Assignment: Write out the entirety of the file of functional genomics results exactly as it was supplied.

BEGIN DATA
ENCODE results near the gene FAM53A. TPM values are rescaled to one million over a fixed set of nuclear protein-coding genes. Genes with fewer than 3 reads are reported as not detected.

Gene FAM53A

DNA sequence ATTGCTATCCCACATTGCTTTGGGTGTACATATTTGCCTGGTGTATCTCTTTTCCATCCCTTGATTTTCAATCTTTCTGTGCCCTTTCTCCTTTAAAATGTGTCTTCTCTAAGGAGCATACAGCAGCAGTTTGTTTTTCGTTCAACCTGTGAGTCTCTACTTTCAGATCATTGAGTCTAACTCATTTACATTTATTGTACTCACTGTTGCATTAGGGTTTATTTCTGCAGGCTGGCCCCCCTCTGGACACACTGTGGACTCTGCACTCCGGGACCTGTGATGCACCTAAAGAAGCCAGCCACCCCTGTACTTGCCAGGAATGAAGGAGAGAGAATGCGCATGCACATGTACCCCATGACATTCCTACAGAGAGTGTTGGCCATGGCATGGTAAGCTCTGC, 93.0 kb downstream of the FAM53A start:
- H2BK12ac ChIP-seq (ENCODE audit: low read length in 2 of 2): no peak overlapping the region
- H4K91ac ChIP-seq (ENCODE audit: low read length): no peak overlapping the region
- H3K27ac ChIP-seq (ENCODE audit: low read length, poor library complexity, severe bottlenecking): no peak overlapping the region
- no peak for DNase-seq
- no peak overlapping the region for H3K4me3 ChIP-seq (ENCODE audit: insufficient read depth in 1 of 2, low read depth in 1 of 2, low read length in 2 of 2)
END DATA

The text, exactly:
ENCODE results near the gene FAM53A. TPM values are rescaled to one million over a fixed set of nuclear protein-coding genes. Genes with fewer than 3 reads are reported as not detected.

Gene FAM53A

DNA sequence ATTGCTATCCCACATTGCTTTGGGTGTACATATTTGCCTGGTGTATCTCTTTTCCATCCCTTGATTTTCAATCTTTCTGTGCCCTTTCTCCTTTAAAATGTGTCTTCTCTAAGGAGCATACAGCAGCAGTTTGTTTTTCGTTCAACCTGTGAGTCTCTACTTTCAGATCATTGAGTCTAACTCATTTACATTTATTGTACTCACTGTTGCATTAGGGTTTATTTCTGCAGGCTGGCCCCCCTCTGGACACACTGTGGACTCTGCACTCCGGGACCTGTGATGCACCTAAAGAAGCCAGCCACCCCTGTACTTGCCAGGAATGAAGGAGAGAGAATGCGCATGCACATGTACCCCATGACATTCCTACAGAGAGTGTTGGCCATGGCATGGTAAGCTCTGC, 93.0 kb downstream of the FAM53A start:
- H2BK12ac ChIP-seq (ENCODE audit: low read length in 2 of 2): no peak overlapping the region
- H4K91ac ChIP-seq (ENCODE audit: low read length): no peak overlapping the region
- H3K27ac ChIP-seq (ENCODE audit: low read length, poor library complexity, severe bottlenecking): no peak overlapping the region
- no peak for DNase-seq
- no peak overlapping the region for H3K4me3 ChIP-seq (ENCODE audit: insufficient read depth in 1 of 2, low read depth in 1 of 2, low read length in 2 of 2)